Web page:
Love, hate, and my critique of the Jesuit society

Photo courtesy of Good Free Photos

I love the Jesuits. I love everything that they stand for: cura personalis, magis and being women and men for and with others. Jesuits stand with the voiceless, they advocate for the marginalized and fight oppression. They are educators and reformers. I am in my seventh year of Jesuit education and I could never repay them for all they have given me. I have grown significantly under their tutelage and for that I will always be grateful to the Society of Jesus.

But I also hate the Jesuits. The Jesuits have been complicit in and covered up decades of sexual abuse by priests. Recently, Jesuit provinces around the country began to release the names of priests who had been accused of sexual assault.

You may have read the Newswire coverage last week about the release and the names of priests who had been associated with Xavier. There were members of Xavier University, St. Xavier High School, St. Francis Xavier Church and the Milford Jesuit Center, all within the Cincinnati Jesuit community. These men were members of our communities. They were mentors, educators and abusers. They have been accused of abusing their power to not only groom, but also silence survivors. The number of men on this list is appalling, but, if I’m being honest, I was expecting it to be worse. I was expecting there to be dozens of Cincinnati connections. This just goes to show how bad the problem is.

We know that there have to be countless other victims who have been traumatized and are unable to come forward. St. Xavier High School President Tim Reiley said in an interview that he knows there are people out there who were assaulted, who have not come forward, who were praying to see the name of their abuser in the release in order to validate what happened to them. This is sickening. In a Church of love, how have we allowed this to happen? Why has the Church’s response to these issues been one of hiding the sin rather than punishing the crime?

The debate on sexual abuse and cover-ups in the Catholic Church has been going on around the world for many years. Why did the Jesuits only decide to release the names now? They hoped to do so in the name of transparency and healing. They hoped that by being open about the past — while it wouldn’t fix the issues — would help repair some of the horrendous damage done.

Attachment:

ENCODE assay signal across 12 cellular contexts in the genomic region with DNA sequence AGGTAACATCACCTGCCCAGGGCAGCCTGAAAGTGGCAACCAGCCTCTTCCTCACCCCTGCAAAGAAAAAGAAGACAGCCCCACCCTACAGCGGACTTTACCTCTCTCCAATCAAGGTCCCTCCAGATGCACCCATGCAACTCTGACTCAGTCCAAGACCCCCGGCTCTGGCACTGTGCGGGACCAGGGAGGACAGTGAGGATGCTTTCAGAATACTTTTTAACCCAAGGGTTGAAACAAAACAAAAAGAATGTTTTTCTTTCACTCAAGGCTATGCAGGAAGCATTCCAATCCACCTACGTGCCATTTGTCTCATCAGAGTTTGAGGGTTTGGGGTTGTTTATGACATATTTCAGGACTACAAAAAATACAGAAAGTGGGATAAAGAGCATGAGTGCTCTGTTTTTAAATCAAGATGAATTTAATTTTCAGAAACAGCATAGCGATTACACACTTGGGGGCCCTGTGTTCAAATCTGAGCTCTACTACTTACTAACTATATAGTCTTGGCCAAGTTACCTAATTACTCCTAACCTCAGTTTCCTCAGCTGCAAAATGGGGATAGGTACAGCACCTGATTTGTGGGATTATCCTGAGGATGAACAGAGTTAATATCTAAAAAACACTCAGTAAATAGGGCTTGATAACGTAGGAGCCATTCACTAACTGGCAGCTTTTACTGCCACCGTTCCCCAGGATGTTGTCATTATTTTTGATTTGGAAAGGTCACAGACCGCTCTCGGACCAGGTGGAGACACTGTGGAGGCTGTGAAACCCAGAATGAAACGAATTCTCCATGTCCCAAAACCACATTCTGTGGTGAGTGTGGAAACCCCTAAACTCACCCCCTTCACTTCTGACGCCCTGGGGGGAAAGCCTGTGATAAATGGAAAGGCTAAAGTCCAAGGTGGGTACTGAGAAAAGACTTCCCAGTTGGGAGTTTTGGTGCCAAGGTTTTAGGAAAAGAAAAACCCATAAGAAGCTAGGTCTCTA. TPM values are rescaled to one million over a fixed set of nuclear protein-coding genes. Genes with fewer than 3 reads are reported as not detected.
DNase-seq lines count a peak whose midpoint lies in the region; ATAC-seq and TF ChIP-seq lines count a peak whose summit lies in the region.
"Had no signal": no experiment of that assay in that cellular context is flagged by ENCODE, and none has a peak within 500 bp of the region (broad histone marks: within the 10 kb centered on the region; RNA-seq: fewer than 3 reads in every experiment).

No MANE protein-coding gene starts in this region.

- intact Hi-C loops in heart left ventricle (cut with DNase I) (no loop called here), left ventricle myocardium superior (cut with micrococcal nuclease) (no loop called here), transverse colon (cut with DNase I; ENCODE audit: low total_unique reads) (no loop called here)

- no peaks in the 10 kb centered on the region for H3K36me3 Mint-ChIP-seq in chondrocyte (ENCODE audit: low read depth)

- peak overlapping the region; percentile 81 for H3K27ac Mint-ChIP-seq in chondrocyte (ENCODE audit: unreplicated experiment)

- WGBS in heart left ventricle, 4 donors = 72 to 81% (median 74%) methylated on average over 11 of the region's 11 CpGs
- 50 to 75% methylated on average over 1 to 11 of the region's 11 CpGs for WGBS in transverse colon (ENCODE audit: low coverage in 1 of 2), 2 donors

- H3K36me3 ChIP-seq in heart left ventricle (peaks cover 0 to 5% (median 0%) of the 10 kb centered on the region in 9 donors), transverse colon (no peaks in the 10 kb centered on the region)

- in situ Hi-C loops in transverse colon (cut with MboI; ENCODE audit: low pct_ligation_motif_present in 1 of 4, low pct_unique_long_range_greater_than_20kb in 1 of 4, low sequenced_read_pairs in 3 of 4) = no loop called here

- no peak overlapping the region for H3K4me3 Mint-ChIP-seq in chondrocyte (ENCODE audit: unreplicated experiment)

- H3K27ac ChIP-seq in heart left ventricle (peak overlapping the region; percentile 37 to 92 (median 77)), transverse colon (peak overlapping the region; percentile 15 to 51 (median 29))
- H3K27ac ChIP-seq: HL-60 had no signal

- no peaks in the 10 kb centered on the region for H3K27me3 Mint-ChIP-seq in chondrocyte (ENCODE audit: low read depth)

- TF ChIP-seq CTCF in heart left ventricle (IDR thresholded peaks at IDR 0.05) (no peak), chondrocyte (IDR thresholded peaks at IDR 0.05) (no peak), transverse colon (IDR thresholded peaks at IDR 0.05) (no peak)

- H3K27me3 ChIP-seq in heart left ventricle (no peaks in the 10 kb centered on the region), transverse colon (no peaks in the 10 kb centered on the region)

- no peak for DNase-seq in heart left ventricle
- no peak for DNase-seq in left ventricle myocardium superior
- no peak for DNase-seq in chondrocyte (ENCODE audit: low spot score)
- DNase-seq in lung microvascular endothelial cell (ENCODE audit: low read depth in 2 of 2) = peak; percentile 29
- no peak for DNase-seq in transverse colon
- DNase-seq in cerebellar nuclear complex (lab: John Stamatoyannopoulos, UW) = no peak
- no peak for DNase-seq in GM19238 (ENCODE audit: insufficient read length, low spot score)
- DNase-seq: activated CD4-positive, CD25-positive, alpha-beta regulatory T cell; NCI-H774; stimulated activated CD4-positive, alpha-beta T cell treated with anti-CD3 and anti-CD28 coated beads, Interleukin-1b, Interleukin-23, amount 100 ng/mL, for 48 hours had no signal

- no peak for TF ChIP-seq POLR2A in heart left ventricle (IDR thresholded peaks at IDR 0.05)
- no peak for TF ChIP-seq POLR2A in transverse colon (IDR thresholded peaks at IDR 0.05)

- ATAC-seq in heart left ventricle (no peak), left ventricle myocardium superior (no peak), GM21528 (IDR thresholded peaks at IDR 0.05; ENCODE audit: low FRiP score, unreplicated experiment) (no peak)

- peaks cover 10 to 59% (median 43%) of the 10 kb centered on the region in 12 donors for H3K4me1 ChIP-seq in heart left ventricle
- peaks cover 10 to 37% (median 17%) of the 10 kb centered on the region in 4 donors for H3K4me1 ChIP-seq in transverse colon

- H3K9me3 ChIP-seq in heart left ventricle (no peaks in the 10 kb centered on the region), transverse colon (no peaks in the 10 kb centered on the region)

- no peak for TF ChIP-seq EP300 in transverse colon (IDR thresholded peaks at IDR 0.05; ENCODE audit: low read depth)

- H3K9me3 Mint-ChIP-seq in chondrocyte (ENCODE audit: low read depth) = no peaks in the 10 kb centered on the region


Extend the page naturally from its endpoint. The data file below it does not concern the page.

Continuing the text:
I believe that we should all call on other orders of priests and the hundreds of dioceses around the country to release the names of the priests when they have covered up. We cannot move forward justly until we recognize the injustices of our past.

This is why I love the Jesuits. They have taught me one of the greatest lessons I have ever learned. When you love something like an institution, a group or even an idea, you have to critique it. The Jesuits were able to openly critique their past by exposing their corruption in the cover-ups and trying to provide some healing.

We cannot allow our strongest ideas and convictions to go untested. Often times, our biggest critics are the ones who love us the most. By opening themselves to critique and critiquing themselves, the Jesuits have allowed us to make them better. This is a lesson that I believe carries over to all aspects of our lives. When we don’t like something on campus, we do something about it. We don’t do it because we hate Xavier, we do it because Xavier is our home.

During my first year I was a part of a research fellowship that aimed to study Xavier’s history at the intersection of slavery and our founder, Bishop Edward Fenwick. We learned that without slaveholding families in the South paying high tuition, Xavier would not have made it out of infancy. Our founder,  the namesake of our largest building on campus, did own and sell his fellow human beings. We do this research not because it is fun or fills us with pride for Xavier, but because it makes us uncomfortable and forces us to reflect about what it means to be a part of this specific community. We have to continue this sort of reflection as a community not because it is easy, but because it is hard. It is who we must strive to be and who our Ignatian heritage demands we be. The apathetic do nothing, the hateful seek to destroy, but those who love critique to clarify and grow.

By: Miles Tiemeyer | Guest Writer